And many people in the United States are getting tired of those people who put others in danger. The charts here were made from a CNN / ORC Poll -- done between February 12th and 15th of a random national sample of 1,027 adults, with a margin of error of about 3 points (slightly higher for the separate groups). Note that 78% of all adults in this country think all children should be required to be vaccinated -- and that feeling runs across all demographic groups (running between 70% and 86%).

And a smaller, but still significant majority of 58% of Americans think children who have not been vaccinated should not be allowed to attend public schools. I agree.



A Place For Critics

Political Cartoon is by Nick Anderson in the Houston Chronicle.

Could Roberts Be The Swing Vote That Saves Obamacare ?


The Supreme Court will hear arguments on the constitutionality of the government subsidies that help many people buy health insurance on Wednesday (King vs. Burwell). If the subsidies (those given thru the federal insurance exchange) are ruled unconstitutional, it means as many as 8 million Americans could lose their health insurance (because without the subsidies they could no longer afford that insurance). The question now is whether the court will vote the subsidies are constitutional or not.

If we go by what party the justices belonged to when appointed, the chances are good that the subsidies would be declared unconstitutional -- because we have five Republicans and four Democrats on the court. But while that is the best predictor of how justices will vote, it does not always work out that way.

Take for instance, Chief Justice Roberts. Although a Republican, Roberts was the swing vote in the original Obamacare case, and joined the Democrats in a 5-4 vote declaring Obamacare was constitutional. Could he do the same thing again?

Think Progress thinks that could happen. At least it has a 50-50 chance of happening (see the chart above). They looked at the past votes of all the justices, and came up with odds on how each justice is likely to vote in King vs. Burwell. They believe that four justices (Ginsburg, Breyer, Sotomayor, and Kagan) have 99% odds of voting to uphold the subsidies, while four justices (Scalia, Alito, Kennedy, and Thomas) have odds ranging from 0% to 15% that they will vote against the subsidies. That leaves Roberts, who has a 50% chance of voting either way.

In other words, it's nail-biting time for the millions who would lose their health insurance.

If you would like to know more about just what this case is about, Steven Brill has written an excellent article on it for Reuters. Here is some of what he had to say:

Congressional intent will be hotly debated in the U.S. Supreme Court this Wednesday in King v. Burwell, the latest litigation vehicle being deployed by opponents of Obamacare. “Congress could not have chosen clearer language to express its intent to limit subsidies to state exchanges,” the plaintiffs, represented by the Competitive Enterprise Institute, argue in their brief.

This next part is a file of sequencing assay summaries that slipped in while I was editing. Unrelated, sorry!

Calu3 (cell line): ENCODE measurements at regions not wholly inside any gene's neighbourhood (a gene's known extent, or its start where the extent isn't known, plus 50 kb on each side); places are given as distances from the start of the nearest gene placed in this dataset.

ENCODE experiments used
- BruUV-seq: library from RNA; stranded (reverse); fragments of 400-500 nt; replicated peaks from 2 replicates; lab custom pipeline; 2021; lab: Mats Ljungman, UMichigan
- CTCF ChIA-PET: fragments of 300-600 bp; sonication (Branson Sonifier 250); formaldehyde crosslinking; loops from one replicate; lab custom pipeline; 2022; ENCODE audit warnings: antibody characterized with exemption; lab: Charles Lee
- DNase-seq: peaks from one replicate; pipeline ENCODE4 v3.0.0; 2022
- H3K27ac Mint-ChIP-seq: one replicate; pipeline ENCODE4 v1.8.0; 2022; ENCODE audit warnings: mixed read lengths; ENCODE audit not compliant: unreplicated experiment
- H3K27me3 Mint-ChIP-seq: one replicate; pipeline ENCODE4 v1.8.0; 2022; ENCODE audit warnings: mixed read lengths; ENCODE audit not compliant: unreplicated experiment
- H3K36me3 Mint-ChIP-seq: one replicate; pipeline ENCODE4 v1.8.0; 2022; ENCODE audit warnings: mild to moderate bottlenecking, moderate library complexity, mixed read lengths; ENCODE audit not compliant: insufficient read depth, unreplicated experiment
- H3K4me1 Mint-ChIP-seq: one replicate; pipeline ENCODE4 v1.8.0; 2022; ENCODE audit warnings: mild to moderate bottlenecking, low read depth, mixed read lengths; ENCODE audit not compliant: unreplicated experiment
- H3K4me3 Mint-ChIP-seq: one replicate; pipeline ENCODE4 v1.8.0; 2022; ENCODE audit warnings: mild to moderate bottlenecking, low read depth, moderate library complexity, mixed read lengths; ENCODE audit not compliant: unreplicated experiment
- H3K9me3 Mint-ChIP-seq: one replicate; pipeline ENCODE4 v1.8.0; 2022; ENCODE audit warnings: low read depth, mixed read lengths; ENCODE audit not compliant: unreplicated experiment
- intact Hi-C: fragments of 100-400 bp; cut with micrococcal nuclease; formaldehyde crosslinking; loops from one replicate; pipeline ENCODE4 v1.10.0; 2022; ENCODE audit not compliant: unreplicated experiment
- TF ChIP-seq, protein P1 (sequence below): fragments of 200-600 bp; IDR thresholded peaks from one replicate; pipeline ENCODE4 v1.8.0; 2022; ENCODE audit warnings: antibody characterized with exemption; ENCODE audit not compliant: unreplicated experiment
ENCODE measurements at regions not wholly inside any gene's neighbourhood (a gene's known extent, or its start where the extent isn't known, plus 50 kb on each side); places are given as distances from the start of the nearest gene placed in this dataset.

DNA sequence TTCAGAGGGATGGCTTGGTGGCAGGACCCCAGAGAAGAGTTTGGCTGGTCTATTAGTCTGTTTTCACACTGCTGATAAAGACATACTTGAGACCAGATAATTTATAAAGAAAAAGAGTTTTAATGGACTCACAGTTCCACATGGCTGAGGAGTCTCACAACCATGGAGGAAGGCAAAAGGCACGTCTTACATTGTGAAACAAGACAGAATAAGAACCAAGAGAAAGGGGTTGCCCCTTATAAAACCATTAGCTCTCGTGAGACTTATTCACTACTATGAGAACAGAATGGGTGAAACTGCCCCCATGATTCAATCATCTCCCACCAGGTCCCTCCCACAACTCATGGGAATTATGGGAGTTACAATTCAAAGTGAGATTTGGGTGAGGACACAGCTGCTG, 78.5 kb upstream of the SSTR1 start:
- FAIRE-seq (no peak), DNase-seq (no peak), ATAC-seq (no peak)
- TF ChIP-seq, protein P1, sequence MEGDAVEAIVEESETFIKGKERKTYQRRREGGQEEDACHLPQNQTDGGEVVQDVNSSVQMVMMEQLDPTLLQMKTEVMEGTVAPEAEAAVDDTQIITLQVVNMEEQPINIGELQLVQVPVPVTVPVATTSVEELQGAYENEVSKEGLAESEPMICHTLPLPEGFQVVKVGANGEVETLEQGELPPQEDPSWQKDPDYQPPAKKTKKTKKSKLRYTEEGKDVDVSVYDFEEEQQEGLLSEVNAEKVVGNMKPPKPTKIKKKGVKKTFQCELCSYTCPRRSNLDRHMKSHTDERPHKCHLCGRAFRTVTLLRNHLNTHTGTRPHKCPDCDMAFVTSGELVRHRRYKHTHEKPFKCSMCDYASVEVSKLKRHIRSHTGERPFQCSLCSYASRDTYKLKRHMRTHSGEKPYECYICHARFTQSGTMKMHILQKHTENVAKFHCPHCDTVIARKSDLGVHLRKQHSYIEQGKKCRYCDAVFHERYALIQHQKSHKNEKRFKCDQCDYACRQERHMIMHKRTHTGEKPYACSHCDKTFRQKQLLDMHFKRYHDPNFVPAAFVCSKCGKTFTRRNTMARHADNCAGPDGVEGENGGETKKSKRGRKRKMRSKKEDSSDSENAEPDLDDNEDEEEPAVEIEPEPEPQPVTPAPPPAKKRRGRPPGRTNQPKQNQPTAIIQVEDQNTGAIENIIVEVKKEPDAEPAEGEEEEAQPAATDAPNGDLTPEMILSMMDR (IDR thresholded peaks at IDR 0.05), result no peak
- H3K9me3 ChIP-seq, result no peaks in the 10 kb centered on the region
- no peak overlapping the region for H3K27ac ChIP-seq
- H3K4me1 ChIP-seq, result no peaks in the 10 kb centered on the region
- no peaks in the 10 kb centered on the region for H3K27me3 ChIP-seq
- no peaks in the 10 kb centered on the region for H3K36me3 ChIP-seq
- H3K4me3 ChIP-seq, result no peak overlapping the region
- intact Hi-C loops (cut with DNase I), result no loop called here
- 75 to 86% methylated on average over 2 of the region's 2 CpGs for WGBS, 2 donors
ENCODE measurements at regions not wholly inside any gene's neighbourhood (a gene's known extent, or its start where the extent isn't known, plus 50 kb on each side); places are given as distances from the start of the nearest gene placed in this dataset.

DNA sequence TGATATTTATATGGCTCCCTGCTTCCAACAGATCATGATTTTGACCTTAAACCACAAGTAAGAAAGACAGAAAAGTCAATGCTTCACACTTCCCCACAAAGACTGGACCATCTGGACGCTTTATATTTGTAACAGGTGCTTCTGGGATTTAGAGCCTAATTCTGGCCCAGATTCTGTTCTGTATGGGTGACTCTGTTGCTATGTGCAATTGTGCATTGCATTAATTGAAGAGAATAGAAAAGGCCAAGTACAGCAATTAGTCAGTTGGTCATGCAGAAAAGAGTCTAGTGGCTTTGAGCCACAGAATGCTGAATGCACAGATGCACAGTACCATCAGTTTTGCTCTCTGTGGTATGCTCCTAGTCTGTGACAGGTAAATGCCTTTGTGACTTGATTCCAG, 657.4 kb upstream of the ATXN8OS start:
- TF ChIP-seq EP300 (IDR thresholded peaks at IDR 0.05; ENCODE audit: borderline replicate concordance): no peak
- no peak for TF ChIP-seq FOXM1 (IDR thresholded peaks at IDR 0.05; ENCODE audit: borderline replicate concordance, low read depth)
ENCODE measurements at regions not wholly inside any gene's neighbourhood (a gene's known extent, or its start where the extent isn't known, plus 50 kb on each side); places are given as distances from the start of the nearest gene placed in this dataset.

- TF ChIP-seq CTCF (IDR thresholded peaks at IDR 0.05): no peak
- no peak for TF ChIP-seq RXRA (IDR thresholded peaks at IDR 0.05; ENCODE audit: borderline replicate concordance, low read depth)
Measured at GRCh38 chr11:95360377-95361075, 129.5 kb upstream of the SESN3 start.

That is fiction. Provable fiction.
Congress knew exactly what it wanted to do when it passed the Affordable Care Act in 2010, and contrary to the plaintiffs’ claim, that included wanting subsidies for buying health insurance on the Obamacare exchanges to be available to all citizens, even those residing in the 36 states that did not set up their own exchanges, instead relying on the exchange set up by the federal government.
I’m a reporter. I hate to take sides. And I certainly didn’t in what has been widely reviewed as my even-handed treatment of the merits and demerits of Obamacare in my recently published book about the broken American healthcare system and how Obamacare was conceived and implemented to fix it. But this is one of those issues where reporters err if they write an “on the one hand, on the other hand” story that creates patently false equivalency.
As I wrote in a November column for Reuters, soon after the Supreme Court’s surprising decision to take this case, disputes that end up at the court are usually about the interpretation of the Constitution and statutes, not about facts. The press is mostly left to provide the basic background of the dispute and then explain the positions of the lawyers on each side. But at its core, this case, as with any about congressional intent, is about knowable facts, not about the lawyers’ views of the law.
King v. Burwell hinges on one poorly worded sentence cited by the plaintiffs in a 961-page law that seems to negate a linchpin of that law — the availability of those subsidies to middle-class families so they can buy health insurance. The question is whether that sentence should somehow outweigh all the other provisions in the law that contradict it. And when the meaning of a federal law ends up being disputed in court because the wording is vague or internally contradictory, the dispute turns on the kinds of facts journalists are used to digging out. That’s because judges are supposed to figure out what the legislators intended the law to mean and to do.
I know what the legislators intended because in researching my book, I interviewed pretty much everyone involved in the conception and writing of the law. Moreover, I did that long before King v. Burwell had become the Obamacare opponents’ favorite new weapon, which means that those opponents had no reason to spin the fairytale that Congress did not intend for those subsidies to go to the millions of Americans signing up on the federally run exchange. At the time, no one had a dog in a fight over congressional intent, because there was no fight.